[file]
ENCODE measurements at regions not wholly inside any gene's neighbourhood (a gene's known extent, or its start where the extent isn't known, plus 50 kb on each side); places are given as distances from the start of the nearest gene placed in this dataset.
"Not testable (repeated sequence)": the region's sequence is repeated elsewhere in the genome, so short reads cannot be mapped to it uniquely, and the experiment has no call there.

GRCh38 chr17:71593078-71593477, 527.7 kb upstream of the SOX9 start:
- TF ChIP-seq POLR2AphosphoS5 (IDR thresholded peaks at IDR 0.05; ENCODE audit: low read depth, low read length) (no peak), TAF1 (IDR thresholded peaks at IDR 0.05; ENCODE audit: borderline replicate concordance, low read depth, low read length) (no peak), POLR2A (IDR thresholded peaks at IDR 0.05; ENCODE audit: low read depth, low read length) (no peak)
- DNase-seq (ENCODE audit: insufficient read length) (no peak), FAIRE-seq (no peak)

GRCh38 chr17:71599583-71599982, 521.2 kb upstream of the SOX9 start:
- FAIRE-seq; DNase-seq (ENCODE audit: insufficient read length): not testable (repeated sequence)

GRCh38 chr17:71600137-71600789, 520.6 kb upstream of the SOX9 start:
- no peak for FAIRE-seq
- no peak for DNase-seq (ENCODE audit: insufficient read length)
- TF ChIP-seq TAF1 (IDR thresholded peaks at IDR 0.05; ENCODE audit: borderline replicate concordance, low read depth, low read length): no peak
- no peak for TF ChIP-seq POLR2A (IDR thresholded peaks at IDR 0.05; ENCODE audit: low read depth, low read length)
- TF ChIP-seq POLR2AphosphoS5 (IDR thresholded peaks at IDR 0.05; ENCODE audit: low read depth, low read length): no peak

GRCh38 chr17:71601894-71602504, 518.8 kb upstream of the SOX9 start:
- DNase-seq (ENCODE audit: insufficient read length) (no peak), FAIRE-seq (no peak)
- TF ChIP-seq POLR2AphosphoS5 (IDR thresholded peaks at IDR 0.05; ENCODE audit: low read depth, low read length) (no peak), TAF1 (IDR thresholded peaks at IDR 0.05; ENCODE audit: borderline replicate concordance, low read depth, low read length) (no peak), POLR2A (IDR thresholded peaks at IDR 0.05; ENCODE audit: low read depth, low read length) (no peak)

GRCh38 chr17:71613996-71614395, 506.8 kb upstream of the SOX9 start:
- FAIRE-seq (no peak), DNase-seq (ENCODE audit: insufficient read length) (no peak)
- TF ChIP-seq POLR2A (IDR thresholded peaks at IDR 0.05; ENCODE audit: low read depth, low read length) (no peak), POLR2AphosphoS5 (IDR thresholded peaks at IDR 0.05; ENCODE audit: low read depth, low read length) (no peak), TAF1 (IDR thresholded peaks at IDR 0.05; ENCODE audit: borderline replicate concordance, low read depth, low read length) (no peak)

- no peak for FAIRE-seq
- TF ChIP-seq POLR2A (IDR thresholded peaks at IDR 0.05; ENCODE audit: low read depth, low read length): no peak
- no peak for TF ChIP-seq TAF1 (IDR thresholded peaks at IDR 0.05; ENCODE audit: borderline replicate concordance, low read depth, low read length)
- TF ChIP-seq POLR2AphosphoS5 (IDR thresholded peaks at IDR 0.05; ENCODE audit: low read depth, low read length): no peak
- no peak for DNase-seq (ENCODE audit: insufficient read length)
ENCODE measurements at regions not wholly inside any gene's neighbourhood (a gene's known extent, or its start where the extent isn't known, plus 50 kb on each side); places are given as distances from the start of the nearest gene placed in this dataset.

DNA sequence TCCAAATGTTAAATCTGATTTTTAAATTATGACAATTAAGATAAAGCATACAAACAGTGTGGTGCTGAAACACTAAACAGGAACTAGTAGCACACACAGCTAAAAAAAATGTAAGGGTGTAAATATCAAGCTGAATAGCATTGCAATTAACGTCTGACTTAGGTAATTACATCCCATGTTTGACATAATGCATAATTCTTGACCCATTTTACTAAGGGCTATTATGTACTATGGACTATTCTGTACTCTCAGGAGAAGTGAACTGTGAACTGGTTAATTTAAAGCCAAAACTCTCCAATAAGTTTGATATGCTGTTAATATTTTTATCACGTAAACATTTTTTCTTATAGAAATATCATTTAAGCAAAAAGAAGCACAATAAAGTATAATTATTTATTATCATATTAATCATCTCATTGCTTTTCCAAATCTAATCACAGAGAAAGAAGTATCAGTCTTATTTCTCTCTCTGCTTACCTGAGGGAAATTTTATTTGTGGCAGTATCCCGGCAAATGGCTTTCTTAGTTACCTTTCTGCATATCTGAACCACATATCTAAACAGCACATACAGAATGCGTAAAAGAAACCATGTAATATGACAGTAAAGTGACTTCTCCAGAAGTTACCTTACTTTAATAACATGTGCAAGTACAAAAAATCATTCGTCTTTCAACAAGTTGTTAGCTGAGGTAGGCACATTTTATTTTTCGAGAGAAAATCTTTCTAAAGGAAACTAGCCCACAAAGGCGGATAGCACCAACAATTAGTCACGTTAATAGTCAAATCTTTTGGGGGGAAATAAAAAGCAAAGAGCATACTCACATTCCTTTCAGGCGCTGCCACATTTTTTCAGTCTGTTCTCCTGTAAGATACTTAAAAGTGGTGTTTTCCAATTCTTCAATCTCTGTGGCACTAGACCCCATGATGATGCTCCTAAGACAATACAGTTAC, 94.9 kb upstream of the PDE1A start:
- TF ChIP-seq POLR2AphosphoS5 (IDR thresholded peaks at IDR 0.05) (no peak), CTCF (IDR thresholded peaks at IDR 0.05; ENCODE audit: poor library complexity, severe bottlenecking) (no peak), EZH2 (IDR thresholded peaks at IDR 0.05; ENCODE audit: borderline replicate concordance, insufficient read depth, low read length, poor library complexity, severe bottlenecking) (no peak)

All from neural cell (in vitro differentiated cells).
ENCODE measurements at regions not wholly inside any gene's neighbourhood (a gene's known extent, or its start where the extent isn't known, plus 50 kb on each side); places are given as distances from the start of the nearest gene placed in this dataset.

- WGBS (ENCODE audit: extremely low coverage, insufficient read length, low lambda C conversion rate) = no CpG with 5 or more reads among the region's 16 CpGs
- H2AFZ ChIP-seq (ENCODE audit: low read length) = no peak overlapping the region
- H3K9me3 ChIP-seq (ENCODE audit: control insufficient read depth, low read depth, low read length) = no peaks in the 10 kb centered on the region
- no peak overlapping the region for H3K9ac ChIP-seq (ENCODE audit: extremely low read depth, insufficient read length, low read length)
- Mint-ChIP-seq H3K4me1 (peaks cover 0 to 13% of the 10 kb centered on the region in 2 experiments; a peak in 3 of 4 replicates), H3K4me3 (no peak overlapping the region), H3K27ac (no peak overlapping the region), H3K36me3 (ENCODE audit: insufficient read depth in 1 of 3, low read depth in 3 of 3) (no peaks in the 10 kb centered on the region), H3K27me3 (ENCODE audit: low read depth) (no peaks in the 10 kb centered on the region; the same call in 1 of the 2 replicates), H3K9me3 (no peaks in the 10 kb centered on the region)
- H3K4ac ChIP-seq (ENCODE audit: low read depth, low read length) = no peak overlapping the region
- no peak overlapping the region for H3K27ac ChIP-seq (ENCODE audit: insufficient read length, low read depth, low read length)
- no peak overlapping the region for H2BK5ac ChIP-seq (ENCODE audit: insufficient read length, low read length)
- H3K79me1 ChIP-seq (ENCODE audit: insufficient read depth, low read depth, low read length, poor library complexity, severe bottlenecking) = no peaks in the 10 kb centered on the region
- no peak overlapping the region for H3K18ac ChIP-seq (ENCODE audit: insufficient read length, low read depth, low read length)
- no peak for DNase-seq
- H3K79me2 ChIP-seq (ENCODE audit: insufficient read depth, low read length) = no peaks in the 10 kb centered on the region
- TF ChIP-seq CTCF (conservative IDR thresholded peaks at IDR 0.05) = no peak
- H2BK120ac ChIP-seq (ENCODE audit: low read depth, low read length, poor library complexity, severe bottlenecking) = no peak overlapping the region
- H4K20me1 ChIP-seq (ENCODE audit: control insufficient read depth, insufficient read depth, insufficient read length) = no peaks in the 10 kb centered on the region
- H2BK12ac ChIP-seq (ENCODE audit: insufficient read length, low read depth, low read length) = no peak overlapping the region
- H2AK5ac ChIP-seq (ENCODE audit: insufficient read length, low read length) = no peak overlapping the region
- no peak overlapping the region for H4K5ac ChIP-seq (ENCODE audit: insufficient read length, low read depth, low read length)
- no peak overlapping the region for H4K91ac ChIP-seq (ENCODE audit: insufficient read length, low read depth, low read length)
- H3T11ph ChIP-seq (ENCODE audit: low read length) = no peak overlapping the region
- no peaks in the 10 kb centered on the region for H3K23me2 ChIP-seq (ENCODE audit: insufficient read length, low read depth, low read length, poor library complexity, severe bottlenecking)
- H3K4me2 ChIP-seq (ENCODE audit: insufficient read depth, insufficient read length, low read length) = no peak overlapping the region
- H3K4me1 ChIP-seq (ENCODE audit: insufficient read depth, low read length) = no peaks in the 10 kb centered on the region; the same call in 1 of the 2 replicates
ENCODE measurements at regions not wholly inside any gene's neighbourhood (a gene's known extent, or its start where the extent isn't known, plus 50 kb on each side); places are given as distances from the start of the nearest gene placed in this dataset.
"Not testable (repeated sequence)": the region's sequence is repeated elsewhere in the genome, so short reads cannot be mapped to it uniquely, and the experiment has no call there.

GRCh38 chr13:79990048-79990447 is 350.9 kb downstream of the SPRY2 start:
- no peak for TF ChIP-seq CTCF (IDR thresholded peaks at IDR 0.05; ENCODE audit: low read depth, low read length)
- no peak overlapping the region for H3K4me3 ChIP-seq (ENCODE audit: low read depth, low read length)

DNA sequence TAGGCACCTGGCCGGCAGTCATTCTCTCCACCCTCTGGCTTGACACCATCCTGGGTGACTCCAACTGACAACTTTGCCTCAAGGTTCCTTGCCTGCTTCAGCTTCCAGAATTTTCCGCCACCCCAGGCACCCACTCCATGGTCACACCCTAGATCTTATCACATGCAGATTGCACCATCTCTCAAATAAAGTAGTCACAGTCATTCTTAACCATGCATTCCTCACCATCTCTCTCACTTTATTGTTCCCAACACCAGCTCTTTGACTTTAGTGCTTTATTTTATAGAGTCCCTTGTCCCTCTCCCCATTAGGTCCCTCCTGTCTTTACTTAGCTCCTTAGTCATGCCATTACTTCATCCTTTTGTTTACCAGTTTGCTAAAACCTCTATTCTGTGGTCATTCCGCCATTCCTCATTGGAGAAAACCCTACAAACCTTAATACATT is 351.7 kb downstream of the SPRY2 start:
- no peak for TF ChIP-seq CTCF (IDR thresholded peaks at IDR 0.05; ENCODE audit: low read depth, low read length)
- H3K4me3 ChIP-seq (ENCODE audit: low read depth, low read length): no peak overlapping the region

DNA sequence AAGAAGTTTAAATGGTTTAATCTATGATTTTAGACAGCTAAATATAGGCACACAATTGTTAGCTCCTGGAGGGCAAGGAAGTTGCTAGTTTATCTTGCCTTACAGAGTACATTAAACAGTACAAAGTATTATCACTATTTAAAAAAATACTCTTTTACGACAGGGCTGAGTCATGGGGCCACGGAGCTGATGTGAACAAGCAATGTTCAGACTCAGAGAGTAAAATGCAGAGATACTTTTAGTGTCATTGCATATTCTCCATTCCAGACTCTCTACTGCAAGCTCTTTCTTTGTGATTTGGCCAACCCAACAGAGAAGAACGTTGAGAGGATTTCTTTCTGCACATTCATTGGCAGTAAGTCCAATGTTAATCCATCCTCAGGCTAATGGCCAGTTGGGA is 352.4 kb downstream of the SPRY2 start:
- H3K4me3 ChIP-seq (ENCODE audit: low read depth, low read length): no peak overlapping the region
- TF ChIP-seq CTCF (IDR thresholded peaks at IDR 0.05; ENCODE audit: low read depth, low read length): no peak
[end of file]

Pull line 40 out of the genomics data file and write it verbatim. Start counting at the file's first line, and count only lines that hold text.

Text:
- no peak for DNase-seq